If you have made the switch from Windows to Linux, I want to congratulate you in advance. I'm sure you have noticed a huge performance increase when using Linux over other operating systems. This is only half the battle, though! Most users who are new to Linux end up using Ubuntu. I have no gripes with Ubuntu, but I do not agree with their philosophy. It almost mimics Windows. Ubuntu favors ease of use, and despite valiant efforts by the development team thus far (Ubuntu is crazy fast), all of the bloat has to catch up to it some time. Besides, Arch is still faster out of the box and comes with zero bloatware.
One of the biggest reasons that Linux trumps Windows is because Windows is built with user-friendliness first. Because of this, Windows comes with nearly all of its services enabled by default (there are hundreds) which chokes its speed. The same proves true for Linux—if you want the most speed, you have to make sure you're running as little as possible.
In today's Null Byte, I am going to go over some cool tricks and tips to keep your Linux rig running speedily and efficiently.
Step 1 Clear Temporary Files Regularly
Your OS stores temporary files all of the time. Files such as images get written to the disk in order to speed up access times. At least, that is why they used to do it. With RAM speeds and capacities, I wouldn't be surprised if clearing them isn't an issue soon, because they do not need to be stored.
In the mean time, we must clear temporary files, such as packages and image thumbnails regularly, or our hard drives will become littered with small files, greatly reducing our speed.
- Clear out the Pacman package manager.
sudo pacman -Scc
- Use BleachBit, a termporary file cleaner and shredder, to clean the disk. It's a great tool that will take care of all of the small temporary files quickly and securely. Configure, compile and install it.
./configure && make && sudo make install
Linux doesn't need to be defragmented, so do not worry about that.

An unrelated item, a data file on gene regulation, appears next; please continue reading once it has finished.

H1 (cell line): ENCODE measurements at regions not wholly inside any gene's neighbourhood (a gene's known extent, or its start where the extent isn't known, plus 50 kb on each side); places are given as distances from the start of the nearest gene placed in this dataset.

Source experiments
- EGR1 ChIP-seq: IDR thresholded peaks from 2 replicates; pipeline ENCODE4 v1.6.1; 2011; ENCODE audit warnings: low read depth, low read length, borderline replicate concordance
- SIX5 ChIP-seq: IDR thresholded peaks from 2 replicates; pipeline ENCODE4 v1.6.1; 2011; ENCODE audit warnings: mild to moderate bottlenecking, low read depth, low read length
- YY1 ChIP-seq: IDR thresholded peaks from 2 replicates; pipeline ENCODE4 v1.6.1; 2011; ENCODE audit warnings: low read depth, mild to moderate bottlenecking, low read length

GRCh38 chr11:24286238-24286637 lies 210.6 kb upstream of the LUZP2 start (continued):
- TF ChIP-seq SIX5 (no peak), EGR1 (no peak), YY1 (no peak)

Step 2 Disable Unused Daemons & Remove Useless Software
Daemons can take up a lot of resources, but even more so, they can immensely increase your boot time. A boot time can go from 5 seconds to well over 120 with the addition of a simple daemon. So at the very least, we need to push some of these processes to the background to speed up boot times a bit. To really get a speed increase, you must stop the daemons.
Preface daemons with @ to push them to the background, and ! to disable them.
- Ubuntu users should look in /etc/init.d/ to find their installed daemons, and uninstall them according to their names.
Arch users should look in /etc/rc.d/.
- Edit the startup scripts to disable daemons.
Ubuntu: sudo nano /etc/init
Arch: sudo nano /etc/rc.conf
- List all of your packages and get rid of ones you don't use (rule of thumb, if you don't know what it is, don't delete it). Arch users have this spiffy command to find orphaned packages that are no longer needed.
sudo pacman -Rns $(pacman -Qdt)
Step 3 Switch to Lighter Programs & Window Manager
Swapping out all of your heavy programs to the ones I have listed here can be a huge performance boost as well. You can also switch to a Window Manager, instead of using a Desktop Environment. A full DE such a Gnome uses a ton more resources. Here is a comparison of idle processor usage between KDE and awesome-wm.
Is it worth it?
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